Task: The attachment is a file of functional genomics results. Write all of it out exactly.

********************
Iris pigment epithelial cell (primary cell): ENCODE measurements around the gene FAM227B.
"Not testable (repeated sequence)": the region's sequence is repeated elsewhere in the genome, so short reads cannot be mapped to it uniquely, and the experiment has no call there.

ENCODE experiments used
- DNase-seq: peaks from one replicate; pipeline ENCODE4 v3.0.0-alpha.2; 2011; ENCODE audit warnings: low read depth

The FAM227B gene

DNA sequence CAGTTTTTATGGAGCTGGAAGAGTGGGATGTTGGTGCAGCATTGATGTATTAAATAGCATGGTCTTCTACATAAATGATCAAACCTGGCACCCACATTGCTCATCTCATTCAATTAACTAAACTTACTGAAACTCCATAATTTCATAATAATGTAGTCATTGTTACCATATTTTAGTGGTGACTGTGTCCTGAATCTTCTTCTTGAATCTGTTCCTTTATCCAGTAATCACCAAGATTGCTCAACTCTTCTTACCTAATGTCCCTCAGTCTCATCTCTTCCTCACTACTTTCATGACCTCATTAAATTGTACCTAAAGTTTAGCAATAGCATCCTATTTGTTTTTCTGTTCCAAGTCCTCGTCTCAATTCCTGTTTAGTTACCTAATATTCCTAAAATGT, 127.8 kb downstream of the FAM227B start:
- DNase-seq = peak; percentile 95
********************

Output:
Iris pigment epithelial cell (primary cell): ENCODE measurements around the gene FAM227B.
"Not testable (repeated sequence)": the region's sequence is repeated elsewhere in the genome, so short reads cannot be mapped to it uniquely, and the experiment has no call there.

ENCODE experiments used
- DNase-seq: peaks from one replicate; pipeline ENCODE4 v3.0.0-alpha.2; 2011; ENCODE audit warnings: low read depth

The FAM227B gene

DNA sequence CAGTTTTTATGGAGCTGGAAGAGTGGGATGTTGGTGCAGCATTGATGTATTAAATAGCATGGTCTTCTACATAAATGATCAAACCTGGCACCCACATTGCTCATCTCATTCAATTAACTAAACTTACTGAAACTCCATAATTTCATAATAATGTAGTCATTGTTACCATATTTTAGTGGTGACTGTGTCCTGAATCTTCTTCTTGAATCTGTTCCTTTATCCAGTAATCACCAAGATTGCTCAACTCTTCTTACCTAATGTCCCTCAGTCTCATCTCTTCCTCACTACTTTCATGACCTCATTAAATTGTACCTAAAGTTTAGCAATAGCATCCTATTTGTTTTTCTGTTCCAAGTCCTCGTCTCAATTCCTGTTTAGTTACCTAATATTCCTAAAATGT, 127.8 kb downstream of the FAM227B start:
- DNase-seq = peak; percentile 95